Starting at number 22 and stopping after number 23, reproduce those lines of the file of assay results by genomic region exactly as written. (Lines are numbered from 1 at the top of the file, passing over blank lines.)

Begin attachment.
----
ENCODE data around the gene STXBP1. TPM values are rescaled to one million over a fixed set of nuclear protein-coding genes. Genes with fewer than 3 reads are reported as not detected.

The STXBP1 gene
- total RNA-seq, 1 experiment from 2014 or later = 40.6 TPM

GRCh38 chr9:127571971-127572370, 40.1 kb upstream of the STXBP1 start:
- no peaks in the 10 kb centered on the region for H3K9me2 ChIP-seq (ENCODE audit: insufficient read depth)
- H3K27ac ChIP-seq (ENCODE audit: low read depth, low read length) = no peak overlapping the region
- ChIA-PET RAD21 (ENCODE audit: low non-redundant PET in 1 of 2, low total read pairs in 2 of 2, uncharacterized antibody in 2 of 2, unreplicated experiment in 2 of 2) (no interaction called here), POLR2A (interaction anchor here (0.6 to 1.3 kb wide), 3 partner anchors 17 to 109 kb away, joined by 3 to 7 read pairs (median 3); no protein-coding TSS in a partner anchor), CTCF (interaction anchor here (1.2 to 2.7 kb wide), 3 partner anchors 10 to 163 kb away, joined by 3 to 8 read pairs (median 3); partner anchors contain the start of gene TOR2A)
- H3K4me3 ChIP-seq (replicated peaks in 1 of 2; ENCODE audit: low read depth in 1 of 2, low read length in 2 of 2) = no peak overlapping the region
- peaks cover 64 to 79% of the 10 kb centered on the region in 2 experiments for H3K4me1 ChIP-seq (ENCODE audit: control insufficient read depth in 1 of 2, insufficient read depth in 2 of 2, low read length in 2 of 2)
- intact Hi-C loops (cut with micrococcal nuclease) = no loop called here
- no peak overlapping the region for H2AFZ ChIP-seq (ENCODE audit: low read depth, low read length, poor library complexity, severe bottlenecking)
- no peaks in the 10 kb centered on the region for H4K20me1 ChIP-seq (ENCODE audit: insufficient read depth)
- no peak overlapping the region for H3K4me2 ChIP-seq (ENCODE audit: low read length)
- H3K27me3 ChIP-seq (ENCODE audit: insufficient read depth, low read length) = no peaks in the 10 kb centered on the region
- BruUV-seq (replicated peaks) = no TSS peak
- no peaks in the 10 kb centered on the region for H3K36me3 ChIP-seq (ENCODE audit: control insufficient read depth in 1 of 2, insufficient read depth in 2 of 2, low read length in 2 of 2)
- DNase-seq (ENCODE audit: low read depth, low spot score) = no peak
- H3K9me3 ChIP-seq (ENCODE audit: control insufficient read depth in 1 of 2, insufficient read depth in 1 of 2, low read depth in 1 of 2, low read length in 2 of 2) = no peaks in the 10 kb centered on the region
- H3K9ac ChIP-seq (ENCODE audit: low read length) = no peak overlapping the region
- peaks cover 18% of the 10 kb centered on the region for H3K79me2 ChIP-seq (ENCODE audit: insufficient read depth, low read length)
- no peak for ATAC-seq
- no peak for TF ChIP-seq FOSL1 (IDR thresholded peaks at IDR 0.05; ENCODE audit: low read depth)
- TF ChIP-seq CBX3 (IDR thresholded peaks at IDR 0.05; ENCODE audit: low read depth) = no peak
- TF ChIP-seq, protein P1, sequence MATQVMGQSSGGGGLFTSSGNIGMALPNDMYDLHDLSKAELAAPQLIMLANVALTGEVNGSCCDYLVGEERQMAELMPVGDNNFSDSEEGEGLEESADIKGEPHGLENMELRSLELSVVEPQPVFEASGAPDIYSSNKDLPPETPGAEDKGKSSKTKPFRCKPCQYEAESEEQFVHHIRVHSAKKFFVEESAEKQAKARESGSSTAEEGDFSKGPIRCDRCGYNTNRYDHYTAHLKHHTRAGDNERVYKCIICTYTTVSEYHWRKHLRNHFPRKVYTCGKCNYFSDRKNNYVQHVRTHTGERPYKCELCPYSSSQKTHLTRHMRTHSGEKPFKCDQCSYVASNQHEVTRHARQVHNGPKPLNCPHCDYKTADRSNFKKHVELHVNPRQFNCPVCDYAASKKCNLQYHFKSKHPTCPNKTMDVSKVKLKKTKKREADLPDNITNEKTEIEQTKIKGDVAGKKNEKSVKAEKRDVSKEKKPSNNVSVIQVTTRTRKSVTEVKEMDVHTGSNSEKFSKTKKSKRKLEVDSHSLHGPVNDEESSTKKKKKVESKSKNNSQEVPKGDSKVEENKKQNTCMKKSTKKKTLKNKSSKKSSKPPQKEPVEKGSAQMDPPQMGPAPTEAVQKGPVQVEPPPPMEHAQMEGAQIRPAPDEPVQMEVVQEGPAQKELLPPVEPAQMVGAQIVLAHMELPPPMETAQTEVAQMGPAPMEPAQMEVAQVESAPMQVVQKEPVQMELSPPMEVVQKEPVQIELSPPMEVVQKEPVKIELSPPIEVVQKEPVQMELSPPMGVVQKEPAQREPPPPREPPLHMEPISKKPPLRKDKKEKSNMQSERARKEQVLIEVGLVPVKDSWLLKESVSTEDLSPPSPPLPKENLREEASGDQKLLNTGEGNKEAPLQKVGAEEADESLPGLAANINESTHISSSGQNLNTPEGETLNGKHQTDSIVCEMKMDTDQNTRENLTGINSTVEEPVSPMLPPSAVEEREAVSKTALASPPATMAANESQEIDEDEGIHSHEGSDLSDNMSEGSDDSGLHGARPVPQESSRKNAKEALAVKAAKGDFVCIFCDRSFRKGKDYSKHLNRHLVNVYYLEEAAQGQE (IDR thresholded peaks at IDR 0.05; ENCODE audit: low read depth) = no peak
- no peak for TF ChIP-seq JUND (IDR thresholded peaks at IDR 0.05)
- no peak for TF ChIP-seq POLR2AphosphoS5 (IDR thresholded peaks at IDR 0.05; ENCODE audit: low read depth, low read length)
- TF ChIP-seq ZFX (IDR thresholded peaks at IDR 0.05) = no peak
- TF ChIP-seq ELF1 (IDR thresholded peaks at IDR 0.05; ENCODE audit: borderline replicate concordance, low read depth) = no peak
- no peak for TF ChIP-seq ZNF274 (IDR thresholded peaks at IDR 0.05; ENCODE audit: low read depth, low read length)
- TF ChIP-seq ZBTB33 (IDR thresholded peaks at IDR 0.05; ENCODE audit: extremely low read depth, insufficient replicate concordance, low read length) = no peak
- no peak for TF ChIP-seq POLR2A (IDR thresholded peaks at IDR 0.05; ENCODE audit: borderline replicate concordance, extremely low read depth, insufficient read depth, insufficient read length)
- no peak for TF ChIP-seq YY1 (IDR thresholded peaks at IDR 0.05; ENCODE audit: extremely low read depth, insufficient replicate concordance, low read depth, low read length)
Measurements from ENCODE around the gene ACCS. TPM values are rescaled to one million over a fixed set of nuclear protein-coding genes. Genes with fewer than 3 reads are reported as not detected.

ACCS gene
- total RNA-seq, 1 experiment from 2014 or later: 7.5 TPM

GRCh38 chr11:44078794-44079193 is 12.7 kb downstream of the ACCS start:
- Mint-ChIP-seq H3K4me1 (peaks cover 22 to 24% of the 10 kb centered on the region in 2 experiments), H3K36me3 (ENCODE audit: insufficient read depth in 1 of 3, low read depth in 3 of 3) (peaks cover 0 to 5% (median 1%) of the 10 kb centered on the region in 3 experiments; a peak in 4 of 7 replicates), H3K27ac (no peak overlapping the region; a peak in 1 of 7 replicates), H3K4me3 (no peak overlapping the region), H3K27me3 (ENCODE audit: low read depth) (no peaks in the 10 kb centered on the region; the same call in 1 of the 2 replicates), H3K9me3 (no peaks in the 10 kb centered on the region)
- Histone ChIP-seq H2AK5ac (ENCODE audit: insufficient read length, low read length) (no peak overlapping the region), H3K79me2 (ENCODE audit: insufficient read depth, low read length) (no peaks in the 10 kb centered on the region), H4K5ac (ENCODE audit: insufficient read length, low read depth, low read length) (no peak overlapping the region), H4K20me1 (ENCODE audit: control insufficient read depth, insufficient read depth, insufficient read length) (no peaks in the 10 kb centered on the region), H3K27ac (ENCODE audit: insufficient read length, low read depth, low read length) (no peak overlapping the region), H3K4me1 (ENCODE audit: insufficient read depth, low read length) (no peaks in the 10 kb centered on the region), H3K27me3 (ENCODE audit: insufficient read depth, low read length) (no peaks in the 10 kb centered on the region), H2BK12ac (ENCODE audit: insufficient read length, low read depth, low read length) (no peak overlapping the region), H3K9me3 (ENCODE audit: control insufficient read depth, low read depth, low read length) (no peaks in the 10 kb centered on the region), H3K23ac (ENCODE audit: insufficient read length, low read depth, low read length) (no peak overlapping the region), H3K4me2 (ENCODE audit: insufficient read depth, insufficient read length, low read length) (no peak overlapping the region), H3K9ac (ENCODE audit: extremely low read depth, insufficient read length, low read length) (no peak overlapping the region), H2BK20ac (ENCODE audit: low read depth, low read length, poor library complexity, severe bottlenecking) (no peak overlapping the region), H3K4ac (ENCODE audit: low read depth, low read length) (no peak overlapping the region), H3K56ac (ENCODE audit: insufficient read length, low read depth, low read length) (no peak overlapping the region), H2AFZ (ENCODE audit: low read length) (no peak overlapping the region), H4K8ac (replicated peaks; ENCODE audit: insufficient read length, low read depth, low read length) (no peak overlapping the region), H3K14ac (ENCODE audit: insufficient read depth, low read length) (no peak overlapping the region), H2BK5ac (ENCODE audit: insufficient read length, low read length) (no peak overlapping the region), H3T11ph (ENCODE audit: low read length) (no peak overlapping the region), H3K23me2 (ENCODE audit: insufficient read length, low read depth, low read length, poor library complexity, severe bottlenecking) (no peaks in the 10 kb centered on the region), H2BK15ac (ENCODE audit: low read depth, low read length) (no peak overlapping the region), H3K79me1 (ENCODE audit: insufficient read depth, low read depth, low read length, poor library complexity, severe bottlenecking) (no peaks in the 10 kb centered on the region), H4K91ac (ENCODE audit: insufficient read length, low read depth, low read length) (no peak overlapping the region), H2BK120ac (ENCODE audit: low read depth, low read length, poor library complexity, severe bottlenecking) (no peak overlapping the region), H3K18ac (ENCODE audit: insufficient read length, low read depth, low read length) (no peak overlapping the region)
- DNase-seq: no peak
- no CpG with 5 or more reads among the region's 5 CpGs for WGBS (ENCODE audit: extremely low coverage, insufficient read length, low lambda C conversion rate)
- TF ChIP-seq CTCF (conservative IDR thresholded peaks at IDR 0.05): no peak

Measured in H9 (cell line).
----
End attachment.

- no peak for TF ChIP-seq FOSL1 (IDR thresholded peaks at IDR 0.05; ENCODE audit: low read depth)
- TF ChIP-seq CBX3 (IDR thresholded peaks at IDR 0.05; ENCODE audit: low read depth) = no peak